Nathdwara Krishna Temple
In the 17th century outside Nathdwara, a chariot carrying an image of Krishna became stuck in the mud 26km north of Eklingji. The idol was being carried from Krishna’s birthplace Mathura to Udaipur to hide it Aurangzeb’s destruction. Its
bearers interpreted the event as a divine sign and established a new temple where it had stopped. [In Venice there’s a parallel story, illustrated by a painting in the Academia, about a religious procession being stopped by unknown forces, then released, and a miracle declared]
From our base at Khumbalgarh Fort, we drove about 65 km to Nathdwara the site of a temple dedicated to Krishna. Nath is another name of Krishna, a favorite avatar (incarnation) of Vishnu, hence NATHDWARA means “Gateway to God” It’s the 2nd richest temple in India after Tirupati (in Andhra Pradesh). Nathdwara is a small town, and its narrow streets are filled with stalls and shops selling, beads, perfumes and small Krishna statues. In the centre of town the Shri Nathji temple awaits pilgrims. Each day, the image is awakened, dressed, washed, fed then later put to bed. The most elaborate session, aarti, takes place between 5pm and 6pm. .
There were only a few western tourists at this site. I had a guide for special darshan, which eliminates some of the queuing [500R inc guide, about $10]. He took me through a cluttered courtyard to a back entrance where I sat on some stairs, alone, in what looked to be a a warehouse as 2 men unloaded pumpkins from burlap sacks, some covered with mold, already in stored in a corner. After a short wait, my guide re-appears, from the inside and ushers me into a courtyard where a small crowd builds. The opposing doors open and everyone rushes ahead to get in line for next phase. Now we’re sitting in front of elaborate silver bas-relief doors. Again, the crowd builds. When doors open this time we run across yet another courtyard, where men & women gather in separate sections, divided by a large fence. The guide has me sit off to the side, at the back of the room, and then disappears for ½ hr (Remember – this is the express line!). When he returns he takes me to sit behind an elephant statue on the women’s side. When the next doors open and the women pass through, we become the head of the men’s line. The dividing barrier gate swings out and almost crushes my foot as the men surge forward into a small, narrow theatre, with terraces so everyone can see the sanctum at the end of the hall. A richly dressed statue of Krishna, served by 2 priests appears amid incense, candelabras, and other offerings as crowd chants. The darshan lasts much longer than our experience at Tirupati . Then we exit to halls where donations are collected; we get holy water, tikkal, Prasad, and charmed necklaces.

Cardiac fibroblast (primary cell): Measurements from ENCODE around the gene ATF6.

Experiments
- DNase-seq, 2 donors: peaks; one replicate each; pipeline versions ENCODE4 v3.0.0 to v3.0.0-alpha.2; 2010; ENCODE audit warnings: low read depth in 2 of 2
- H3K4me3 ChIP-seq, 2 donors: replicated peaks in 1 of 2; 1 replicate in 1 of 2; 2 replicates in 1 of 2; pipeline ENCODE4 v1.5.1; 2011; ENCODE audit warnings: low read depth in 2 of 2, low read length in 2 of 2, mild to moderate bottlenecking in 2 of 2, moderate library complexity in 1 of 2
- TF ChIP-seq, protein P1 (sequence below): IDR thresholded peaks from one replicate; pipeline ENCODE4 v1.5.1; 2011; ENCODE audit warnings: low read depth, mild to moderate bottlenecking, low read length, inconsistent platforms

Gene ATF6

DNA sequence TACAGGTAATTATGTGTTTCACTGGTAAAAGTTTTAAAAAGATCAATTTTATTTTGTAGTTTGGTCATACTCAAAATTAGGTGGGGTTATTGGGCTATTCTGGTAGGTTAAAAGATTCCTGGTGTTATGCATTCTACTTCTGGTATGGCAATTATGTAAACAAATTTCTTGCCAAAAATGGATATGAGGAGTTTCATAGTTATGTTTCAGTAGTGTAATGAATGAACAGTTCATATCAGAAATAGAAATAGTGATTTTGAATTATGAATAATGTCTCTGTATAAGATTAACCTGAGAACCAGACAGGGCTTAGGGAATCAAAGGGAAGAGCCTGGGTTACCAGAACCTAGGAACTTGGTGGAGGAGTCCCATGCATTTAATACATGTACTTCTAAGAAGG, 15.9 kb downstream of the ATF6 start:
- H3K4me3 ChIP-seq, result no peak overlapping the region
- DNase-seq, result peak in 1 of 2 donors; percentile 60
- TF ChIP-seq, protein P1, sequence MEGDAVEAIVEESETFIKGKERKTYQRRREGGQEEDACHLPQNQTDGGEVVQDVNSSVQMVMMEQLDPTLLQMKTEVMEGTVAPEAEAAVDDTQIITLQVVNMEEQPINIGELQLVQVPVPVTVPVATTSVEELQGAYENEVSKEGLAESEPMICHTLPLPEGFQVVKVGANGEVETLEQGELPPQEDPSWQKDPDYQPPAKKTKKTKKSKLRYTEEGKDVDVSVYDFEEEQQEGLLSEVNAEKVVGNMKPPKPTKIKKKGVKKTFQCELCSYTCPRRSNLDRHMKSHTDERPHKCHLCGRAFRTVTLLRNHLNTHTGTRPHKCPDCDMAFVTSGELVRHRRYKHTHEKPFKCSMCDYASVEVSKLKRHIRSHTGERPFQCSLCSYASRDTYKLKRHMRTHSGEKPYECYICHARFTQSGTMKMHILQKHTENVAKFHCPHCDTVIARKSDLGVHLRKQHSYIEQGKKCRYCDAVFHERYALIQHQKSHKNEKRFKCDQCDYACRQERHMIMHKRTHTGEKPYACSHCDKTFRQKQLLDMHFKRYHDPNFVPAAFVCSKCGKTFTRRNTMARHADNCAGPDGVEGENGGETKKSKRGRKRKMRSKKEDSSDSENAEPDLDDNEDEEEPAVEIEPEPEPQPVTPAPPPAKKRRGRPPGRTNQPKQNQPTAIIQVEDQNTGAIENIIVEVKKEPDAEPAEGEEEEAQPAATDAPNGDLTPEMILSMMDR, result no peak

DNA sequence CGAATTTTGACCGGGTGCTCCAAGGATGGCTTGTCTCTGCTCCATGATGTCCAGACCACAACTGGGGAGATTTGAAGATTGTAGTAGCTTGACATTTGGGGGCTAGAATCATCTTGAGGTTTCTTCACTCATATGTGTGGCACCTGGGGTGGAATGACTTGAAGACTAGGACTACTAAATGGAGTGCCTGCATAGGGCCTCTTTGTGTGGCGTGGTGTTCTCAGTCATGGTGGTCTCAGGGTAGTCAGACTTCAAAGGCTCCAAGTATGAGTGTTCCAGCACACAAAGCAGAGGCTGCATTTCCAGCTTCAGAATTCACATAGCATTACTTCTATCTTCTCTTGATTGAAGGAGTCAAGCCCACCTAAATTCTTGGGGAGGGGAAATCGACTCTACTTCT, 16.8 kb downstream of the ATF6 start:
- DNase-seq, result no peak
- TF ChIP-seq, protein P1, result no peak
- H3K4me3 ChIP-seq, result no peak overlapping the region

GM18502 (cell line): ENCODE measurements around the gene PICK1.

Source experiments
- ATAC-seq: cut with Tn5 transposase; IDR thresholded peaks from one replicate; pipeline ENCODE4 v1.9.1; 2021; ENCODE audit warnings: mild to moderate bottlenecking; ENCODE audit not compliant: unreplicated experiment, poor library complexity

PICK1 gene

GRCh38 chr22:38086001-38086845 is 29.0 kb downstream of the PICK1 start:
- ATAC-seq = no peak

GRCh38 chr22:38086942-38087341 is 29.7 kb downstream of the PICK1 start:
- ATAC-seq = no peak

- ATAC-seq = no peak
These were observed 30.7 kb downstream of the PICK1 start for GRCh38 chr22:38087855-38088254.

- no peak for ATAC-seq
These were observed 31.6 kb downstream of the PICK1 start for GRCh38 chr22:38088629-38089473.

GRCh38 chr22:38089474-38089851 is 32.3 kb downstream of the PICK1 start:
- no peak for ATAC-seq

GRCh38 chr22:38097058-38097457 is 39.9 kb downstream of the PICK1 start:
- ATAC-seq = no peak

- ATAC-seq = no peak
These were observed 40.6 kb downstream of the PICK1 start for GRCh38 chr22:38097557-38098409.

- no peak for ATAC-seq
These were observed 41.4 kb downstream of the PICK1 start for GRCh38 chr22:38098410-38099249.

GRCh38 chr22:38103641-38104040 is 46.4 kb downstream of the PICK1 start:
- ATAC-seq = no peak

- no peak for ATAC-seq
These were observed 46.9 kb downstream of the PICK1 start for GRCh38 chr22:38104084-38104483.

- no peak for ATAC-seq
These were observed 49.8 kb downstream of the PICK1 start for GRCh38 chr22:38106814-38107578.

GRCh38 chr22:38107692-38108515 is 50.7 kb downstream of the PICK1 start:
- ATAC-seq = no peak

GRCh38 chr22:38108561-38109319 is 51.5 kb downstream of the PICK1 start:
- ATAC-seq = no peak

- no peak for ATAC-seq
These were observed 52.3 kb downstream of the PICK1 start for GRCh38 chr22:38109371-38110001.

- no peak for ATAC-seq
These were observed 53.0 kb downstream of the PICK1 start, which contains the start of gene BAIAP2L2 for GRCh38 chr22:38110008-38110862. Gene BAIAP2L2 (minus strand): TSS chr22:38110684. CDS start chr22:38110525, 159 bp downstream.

Haldighati [turmeric valley] is a deep cut in red sandstone, just outside the town, with narrow 1 lane road about ¼ mile long; obviously long a strategic choke point for military operations.
Museum commemorates Maharana Pratap’s victory over Akbars’ General Man Singh at Haldigharti . When he attacked, Man Singh’s elephant wielded a sword which cut off one of Maharana Pratap’s horse’s legs, but the horse carried him another 20 km to get reinforcements and eventually win the battle. Small groups of tourists are ushered thru series of rooms – first with 3D map of the campaign; next with weapons and figures of various leaders, then a short movie recapping what we learned in first 2 rooms; then a dark passage, lit to reveal various dioramas – Maharana Pratap fighting tiger, Maharana Pratap’s consoling his dying horse, Maharana Pratap’s and army as guerrillas in forest camp.
Outside, several displays showed village life today with life sized dioramas showing water wheels, markets, etc that we had been seeing in real life on our trip. Indian tourists, probably urban, were fascinated by these displays.
A good lunch is served on site with several dals, gobi, chappatis, and rice, for a few rupees.